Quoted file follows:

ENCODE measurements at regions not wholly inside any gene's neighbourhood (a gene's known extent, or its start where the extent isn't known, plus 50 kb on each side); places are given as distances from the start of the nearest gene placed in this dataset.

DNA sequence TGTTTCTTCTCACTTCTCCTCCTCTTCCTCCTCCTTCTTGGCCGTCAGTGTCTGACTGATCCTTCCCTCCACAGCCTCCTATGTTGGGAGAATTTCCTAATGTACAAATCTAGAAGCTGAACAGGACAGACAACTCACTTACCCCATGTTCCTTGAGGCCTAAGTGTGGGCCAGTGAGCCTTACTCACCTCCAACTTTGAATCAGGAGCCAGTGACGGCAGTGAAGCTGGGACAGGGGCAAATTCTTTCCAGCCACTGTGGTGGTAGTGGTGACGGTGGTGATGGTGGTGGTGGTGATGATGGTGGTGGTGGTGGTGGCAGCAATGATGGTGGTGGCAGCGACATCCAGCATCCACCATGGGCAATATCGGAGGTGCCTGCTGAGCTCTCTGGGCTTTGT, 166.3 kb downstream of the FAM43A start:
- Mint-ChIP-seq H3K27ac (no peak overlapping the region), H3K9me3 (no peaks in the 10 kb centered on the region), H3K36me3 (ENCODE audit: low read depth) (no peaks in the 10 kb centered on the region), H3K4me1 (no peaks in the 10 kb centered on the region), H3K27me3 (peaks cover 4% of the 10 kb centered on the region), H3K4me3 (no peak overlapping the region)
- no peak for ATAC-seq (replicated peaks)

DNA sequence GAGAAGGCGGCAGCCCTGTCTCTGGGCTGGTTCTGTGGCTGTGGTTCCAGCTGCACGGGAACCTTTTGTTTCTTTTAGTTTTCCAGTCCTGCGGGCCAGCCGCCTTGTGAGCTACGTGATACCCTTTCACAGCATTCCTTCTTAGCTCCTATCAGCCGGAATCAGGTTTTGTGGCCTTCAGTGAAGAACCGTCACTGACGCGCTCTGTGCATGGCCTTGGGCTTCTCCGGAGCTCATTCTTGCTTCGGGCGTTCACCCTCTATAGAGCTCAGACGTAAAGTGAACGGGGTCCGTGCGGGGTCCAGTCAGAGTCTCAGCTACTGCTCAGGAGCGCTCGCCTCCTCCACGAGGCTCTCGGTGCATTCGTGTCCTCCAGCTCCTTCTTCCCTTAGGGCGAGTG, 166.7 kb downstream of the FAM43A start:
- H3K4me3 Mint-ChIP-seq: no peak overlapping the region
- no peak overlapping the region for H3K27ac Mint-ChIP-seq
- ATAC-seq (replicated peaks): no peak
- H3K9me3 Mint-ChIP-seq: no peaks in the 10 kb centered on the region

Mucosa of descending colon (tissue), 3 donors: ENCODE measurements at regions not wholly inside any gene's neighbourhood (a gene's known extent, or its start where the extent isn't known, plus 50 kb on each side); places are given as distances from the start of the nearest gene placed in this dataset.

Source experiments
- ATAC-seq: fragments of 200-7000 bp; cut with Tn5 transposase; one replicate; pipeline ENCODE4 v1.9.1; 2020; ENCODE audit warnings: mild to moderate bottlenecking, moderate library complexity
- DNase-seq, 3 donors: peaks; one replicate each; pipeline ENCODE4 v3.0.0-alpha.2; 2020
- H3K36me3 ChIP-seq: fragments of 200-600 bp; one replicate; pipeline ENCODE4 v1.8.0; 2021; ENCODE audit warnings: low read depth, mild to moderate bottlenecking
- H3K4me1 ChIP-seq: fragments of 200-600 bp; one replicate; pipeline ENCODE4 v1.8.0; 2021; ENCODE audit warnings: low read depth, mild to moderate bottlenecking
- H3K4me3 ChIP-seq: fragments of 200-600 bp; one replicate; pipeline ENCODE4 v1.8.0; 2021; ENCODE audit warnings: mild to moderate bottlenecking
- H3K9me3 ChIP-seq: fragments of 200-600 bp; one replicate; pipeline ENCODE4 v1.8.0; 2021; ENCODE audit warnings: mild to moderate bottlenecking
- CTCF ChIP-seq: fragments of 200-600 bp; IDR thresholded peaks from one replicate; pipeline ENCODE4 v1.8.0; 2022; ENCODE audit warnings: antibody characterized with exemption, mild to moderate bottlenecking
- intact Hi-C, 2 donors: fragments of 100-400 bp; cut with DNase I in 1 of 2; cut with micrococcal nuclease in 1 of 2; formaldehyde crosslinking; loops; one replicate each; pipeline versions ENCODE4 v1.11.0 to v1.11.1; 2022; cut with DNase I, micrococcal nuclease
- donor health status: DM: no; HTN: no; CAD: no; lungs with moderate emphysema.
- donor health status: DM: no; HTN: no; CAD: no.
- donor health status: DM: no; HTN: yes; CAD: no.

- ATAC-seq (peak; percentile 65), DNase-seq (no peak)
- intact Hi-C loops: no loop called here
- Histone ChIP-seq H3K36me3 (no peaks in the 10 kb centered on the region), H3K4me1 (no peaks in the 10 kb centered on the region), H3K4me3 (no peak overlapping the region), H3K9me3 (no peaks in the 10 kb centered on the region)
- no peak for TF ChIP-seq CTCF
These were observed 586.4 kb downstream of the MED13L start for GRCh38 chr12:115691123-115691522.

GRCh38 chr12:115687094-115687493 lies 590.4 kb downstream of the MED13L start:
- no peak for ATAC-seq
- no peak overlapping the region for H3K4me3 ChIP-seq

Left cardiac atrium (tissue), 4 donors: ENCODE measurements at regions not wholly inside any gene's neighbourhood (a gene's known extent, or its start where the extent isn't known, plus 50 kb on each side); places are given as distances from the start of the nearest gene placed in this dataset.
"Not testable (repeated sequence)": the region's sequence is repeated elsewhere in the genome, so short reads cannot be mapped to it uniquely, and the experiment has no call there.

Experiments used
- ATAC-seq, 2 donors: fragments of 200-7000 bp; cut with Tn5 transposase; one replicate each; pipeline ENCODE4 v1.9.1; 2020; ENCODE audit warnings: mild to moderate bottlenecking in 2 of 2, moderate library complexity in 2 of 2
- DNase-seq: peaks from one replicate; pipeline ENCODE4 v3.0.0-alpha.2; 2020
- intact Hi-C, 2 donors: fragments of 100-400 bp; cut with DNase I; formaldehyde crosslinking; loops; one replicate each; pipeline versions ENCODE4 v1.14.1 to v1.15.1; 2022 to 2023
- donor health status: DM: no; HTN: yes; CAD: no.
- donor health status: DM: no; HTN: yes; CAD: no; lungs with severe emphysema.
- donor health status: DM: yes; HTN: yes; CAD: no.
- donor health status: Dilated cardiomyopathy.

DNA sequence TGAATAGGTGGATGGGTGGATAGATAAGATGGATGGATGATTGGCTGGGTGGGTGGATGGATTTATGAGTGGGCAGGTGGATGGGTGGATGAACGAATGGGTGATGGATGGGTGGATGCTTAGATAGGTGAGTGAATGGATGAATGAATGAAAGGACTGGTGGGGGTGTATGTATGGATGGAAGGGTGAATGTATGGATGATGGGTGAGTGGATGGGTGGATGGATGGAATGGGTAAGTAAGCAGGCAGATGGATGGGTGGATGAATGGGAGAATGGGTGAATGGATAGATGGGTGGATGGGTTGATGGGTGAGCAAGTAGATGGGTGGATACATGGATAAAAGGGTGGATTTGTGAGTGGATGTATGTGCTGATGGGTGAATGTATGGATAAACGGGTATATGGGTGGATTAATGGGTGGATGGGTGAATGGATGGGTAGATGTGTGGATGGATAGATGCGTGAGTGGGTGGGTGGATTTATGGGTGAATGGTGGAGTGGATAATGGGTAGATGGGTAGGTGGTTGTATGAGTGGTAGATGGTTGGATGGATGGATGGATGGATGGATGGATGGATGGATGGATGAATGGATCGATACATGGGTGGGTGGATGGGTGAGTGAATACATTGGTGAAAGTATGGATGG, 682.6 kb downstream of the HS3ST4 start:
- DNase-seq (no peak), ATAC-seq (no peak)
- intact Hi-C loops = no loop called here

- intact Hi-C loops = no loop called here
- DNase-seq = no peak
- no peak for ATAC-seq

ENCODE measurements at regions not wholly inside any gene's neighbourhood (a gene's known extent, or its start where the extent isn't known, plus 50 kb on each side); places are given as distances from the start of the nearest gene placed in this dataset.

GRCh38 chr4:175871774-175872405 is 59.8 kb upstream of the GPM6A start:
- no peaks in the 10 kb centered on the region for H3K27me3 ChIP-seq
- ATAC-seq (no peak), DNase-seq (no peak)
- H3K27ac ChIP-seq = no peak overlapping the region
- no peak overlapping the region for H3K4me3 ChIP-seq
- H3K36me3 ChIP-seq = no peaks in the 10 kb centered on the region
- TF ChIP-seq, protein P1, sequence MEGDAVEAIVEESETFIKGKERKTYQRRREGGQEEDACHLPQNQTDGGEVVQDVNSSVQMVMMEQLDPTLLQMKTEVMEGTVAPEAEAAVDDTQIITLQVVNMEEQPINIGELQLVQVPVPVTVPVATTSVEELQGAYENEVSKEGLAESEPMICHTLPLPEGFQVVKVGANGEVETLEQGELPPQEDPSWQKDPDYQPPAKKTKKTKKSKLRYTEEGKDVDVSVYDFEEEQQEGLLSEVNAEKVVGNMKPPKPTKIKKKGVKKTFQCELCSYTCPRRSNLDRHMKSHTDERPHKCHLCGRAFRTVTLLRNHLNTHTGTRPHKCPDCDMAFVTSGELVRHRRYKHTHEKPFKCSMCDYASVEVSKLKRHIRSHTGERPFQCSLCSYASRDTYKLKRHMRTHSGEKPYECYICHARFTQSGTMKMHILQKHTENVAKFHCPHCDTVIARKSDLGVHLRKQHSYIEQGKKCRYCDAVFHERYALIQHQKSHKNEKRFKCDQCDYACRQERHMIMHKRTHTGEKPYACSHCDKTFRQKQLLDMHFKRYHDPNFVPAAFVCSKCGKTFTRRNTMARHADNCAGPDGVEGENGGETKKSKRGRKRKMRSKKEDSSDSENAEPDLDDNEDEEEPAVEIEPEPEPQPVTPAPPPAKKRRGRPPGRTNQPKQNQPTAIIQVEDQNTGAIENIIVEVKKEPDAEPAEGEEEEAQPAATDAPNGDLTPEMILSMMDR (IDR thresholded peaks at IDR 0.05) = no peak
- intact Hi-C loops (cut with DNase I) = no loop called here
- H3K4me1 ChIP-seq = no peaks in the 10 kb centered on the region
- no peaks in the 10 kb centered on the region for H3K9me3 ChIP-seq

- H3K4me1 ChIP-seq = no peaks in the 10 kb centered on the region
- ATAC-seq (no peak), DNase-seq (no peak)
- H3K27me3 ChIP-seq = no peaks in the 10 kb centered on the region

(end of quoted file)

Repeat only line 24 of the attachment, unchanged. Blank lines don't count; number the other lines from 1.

- intact Hi-C loops: no loop called here